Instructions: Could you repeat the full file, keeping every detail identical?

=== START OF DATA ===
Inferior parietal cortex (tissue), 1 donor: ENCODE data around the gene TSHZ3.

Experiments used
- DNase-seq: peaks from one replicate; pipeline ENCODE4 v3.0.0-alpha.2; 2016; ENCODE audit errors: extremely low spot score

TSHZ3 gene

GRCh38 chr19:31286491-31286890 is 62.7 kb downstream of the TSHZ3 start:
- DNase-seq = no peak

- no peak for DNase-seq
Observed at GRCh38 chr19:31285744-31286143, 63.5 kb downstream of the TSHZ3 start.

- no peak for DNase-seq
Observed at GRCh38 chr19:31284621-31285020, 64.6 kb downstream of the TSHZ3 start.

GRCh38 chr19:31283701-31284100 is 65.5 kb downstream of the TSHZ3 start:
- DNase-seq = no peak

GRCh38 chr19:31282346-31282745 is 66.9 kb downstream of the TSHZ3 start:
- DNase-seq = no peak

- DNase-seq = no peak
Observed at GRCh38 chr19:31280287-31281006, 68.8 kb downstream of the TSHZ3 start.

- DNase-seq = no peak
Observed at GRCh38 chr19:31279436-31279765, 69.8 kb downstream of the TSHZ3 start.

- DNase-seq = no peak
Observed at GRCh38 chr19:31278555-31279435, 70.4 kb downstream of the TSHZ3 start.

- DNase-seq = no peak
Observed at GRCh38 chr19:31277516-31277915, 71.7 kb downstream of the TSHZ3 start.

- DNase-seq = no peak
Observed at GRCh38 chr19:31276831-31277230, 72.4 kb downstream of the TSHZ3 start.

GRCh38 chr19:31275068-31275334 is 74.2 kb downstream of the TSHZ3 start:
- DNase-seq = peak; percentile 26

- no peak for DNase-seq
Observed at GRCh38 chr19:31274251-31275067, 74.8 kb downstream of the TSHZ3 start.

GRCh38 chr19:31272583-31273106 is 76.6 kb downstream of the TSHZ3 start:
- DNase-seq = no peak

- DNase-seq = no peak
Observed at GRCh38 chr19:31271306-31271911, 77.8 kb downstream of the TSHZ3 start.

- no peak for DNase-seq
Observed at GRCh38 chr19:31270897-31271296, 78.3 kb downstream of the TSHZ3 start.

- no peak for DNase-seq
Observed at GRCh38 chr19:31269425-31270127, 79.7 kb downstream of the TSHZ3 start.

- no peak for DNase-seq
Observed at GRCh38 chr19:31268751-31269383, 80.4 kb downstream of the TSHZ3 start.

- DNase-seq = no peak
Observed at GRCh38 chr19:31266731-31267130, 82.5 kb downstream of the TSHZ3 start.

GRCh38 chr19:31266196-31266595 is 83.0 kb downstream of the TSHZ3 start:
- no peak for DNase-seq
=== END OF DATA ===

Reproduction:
Inferior parietal cortex (tissue), 1 donor: ENCODE data around the gene TSHZ3.

Experiments used
- DNase-seq: peaks from one replicate; pipeline ENCODE4 v3.0.0-alpha.2; 2016; ENCODE audit errors: extremely low spot score

TSHZ3 gene

GRCh38 chr19:31286491-31286890 is 62.7 kb downstream of the TSHZ3 start:
- DNase-seq = no peak

- no peak for DNase-seq
Observed at GRCh38 chr19:31285744-31286143, 63.5 kb downstream of the TSHZ3 start.

- no peak for DNase-seq
Observed at GRCh38 chr19:31284621-31285020, 64.6 kb downstream of the TSHZ3 start.

GRCh38 chr19:31283701-31284100 is 65.5 kb downstream of the TSHZ3 start:
- DNase-seq = no peak

GRCh38 chr19:31282346-31282745 is 66.9 kb downstream of the TSHZ3 start:
- DNase-seq = no peak

- DNase-seq = no peak
Observed at GRCh38 chr19:31280287-31281006, 68.8 kb downstream of the TSHZ3 start.

- DNase-seq = no peak
Observed at GRCh38 chr19:31279436-31279765, 69.8 kb downstream of the TSHZ3 start.

- DNase-seq = no peak
Observed at GRCh38 chr19:31278555-31279435, 70.4 kb downstream of the TSHZ3 start.

- DNase-seq = no peak
Observed at GRCh38 chr19:31277516-31277915, 71.7 kb downstream of the TSHZ3 start.

- DNase-seq = no peak
Observed at GRCh38 chr19:31276831-31277230, 72.4 kb downstream of the TSHZ3 start.

GRCh38 chr19:31275068-31275334 is 74.2 kb downstream of the TSHZ3 start:
- DNase-seq = peak; percentile 26

- no peak for DNase-seq
Observed at GRCh38 chr19:31274251-31275067, 74.8 kb downstream of the TSHZ3 start.

GRCh38 chr19:31272583-31273106 is 76.6 kb downstream of the TSHZ3 start:
- DNase-seq = no peak

- DNase-seq = no peak
Observed at GRCh38 chr19:31271306-31271911, 77.8 kb downstream of the TSHZ3 start.

- no peak for DNase-seq
Observed at GRCh38 chr19:31270897-31271296, 78.3 kb downstream of the TSHZ3 start.

- no peak for DNase-seq
Observed at GRCh38 chr19:31269425-31270127, 79.7 kb downstream of the TSHZ3 start.

- no peak for DNase-seq
Observed at GRCh38 chr19:31268751-31269383, 80.4 kb downstream of the TSHZ3 start.

- DNase-seq = no peak
Observed at GRCh38 chr19:31266731-31267130, 82.5 kb downstream of the TSHZ3 start.

GRCh38 chr19:31266196-31266595 is 83.0 kb downstream of the TSHZ3 start:
- no peak for DNase-seq